Assad has so far shown no interest in cutting a deal to surrender his power, and multiple rounds of peace talks in Geneva over the past year have produced no significant results.
Further complicating matters is the fact that Assad serves as a de facto ally in the fight against ISIS, although Obama officials insist they are not coordinating military action against the radical group with Damascus.
But Obama may find it increasingly difficult to battle ISIS without coming into conflict with Assad’s forces. “Sooner or later the linkage is going to be forced,” said Paul Salem, vice president of the Middle East Institute. Salem wonders how Obama would react if American-trained rebels come under aerial bombardment by Assad’s air force: Would U.S. forces pounding ISIS targets elsewhere in the country refuse to intervene? (That would hardly inspire goodwill among the rebels.)
How should the U.S. respond Assad’s forces move to claim territory cleared by ISIS after coalition attacks? And will Obama tolerate Assad’s infamously brutal attacks on civilian populations now that U.S. fighter-bombers are mere minutes away from the scene of such crimes?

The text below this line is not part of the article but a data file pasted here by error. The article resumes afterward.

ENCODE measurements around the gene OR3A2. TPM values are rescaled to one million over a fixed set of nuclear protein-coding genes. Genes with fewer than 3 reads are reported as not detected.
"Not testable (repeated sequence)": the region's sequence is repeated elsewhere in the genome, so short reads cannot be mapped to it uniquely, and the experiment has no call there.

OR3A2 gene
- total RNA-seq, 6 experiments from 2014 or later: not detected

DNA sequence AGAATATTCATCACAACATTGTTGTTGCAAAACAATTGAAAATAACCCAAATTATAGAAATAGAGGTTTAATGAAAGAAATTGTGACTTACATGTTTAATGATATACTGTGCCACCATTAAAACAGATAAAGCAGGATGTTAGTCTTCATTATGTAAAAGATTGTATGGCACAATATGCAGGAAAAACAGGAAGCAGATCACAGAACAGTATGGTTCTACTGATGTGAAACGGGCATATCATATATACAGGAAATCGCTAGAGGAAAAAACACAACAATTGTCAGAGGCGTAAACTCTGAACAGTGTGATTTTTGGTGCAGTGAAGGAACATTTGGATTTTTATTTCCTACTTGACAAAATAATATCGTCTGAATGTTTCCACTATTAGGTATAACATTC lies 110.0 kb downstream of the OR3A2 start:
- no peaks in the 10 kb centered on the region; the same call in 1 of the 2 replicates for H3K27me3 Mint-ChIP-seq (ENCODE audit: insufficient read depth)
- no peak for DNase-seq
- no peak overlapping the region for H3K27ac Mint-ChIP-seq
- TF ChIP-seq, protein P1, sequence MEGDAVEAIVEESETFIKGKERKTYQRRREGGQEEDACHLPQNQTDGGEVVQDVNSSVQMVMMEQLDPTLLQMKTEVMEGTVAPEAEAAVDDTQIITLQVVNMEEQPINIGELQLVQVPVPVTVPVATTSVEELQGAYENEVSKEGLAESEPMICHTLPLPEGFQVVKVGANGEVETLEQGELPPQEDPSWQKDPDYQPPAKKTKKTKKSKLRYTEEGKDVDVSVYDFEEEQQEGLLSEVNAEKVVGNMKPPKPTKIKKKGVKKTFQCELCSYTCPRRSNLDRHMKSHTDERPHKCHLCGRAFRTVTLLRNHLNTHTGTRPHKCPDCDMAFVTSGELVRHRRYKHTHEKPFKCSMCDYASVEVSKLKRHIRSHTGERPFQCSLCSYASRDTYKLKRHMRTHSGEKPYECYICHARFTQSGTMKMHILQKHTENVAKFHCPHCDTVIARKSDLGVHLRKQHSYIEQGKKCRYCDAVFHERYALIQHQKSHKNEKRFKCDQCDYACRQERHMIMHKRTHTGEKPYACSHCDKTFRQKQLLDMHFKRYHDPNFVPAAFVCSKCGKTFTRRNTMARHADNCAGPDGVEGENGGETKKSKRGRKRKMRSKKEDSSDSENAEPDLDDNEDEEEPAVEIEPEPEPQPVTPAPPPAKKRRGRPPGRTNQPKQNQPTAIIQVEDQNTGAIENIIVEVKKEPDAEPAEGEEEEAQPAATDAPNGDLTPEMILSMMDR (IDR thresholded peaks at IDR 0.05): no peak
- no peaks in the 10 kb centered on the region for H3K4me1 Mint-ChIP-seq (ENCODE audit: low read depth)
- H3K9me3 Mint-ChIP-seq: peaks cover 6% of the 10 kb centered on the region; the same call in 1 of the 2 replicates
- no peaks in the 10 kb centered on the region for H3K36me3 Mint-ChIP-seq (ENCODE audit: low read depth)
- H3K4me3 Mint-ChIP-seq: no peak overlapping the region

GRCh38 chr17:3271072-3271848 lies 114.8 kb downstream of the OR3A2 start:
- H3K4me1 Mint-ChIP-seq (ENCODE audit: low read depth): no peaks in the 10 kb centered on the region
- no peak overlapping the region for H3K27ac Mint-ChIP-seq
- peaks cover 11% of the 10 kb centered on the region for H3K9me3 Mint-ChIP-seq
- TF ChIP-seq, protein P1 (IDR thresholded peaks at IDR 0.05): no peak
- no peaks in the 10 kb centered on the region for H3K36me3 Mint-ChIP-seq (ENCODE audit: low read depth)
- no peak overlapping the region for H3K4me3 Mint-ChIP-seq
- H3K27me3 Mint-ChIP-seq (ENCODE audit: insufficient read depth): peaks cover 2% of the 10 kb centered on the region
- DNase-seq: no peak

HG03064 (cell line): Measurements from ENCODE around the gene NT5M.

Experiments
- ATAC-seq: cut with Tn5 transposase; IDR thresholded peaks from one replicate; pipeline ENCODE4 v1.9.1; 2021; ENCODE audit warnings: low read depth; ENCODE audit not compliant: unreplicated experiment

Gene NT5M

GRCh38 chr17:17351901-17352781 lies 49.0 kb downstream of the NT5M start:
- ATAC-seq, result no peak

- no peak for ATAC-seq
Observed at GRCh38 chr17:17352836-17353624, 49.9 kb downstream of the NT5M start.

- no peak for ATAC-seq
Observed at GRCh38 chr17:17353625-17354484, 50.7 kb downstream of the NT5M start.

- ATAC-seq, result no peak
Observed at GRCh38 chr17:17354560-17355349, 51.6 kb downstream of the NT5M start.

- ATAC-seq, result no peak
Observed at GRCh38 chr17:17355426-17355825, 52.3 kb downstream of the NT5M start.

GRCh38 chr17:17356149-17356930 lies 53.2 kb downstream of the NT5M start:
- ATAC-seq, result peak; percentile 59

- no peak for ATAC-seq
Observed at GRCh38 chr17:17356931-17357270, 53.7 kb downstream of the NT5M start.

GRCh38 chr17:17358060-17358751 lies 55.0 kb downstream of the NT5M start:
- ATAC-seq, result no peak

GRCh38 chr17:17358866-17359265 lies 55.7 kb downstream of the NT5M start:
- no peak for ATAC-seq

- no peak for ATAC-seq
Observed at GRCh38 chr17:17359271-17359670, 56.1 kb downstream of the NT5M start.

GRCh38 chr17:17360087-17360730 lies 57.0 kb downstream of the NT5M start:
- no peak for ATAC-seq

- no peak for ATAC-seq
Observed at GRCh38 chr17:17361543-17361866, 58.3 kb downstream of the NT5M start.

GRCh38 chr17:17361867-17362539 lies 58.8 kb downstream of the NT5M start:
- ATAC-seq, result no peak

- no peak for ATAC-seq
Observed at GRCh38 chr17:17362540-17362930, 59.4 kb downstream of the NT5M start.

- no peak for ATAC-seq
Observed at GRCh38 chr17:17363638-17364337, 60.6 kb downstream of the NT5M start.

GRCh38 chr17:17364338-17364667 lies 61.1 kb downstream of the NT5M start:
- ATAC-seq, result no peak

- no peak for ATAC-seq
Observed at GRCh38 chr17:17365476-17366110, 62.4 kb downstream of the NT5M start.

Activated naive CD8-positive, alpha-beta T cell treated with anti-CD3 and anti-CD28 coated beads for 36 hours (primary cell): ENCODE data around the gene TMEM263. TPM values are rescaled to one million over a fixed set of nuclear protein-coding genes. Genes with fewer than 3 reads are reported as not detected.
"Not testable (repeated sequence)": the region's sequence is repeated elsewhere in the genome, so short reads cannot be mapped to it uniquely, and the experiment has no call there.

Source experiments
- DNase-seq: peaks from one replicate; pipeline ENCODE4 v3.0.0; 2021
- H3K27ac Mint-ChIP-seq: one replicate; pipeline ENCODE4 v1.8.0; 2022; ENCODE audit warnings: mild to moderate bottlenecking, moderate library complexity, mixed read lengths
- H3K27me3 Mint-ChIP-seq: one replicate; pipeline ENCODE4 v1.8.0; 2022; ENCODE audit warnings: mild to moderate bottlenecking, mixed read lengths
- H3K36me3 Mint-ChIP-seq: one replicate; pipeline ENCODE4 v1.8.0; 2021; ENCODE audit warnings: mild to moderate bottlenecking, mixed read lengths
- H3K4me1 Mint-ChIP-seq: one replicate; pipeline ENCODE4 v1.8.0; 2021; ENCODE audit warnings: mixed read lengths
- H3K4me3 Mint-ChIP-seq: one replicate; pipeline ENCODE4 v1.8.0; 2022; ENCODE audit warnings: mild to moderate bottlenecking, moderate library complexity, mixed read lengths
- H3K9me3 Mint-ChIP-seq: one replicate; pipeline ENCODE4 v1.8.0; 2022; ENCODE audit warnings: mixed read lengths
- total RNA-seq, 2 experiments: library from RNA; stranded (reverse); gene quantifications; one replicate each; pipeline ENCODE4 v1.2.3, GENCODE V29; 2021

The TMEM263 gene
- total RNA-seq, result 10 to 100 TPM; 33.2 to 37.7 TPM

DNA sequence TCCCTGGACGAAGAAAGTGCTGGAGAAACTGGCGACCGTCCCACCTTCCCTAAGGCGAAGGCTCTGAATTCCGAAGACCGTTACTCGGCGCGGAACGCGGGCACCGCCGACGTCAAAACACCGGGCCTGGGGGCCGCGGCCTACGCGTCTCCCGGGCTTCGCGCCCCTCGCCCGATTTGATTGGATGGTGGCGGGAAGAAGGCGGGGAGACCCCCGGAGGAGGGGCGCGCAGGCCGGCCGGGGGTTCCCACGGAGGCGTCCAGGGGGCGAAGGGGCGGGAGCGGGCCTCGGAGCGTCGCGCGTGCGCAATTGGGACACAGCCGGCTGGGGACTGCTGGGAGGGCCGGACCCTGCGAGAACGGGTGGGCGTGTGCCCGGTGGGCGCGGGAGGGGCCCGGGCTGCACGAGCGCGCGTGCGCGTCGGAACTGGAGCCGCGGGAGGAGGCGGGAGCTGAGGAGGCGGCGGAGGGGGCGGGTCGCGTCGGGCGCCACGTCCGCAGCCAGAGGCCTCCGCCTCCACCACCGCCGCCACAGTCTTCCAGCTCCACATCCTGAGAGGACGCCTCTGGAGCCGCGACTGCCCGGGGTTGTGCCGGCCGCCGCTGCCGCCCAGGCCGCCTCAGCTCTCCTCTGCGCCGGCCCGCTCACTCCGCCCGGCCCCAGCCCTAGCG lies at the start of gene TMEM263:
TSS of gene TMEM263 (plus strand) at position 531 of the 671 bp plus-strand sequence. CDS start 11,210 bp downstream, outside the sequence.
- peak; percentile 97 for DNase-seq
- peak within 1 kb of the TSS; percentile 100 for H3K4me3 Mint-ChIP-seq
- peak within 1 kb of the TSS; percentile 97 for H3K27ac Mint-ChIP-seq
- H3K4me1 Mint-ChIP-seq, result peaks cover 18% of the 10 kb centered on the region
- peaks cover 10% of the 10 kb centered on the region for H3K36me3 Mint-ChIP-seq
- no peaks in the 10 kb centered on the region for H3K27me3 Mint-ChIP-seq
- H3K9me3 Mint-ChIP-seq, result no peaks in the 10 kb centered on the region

“The U.S. will soon be in a very public situation where Syrian helicopters are throwing barrel bombs at civilian populations, like in Aleppo, and the U.S. is gallivanting around and leaving them be,” Salem predicted.
Under those scenarios, Obama would face extreme pressure from coalition members like Turkey, Saudi Arabia and Qatar to take on Assad’s forces directly — perhaps enough to threaten the coalition he and Secretary of State John Kerry so proudly assembled this fall.
For now, Obama officials won’t entertain talk of shifting their sights to Assad. During a Friday briefing, State Department spokeswoman Marie Harf was asked whether “is it still the U.S. position that you are not going after [Assad].”
“Correct,” she replied.
President Obama clearly hopes to maintain that position while also holding together his anti-ISIS coalition. Whether that is possible remains to be seen.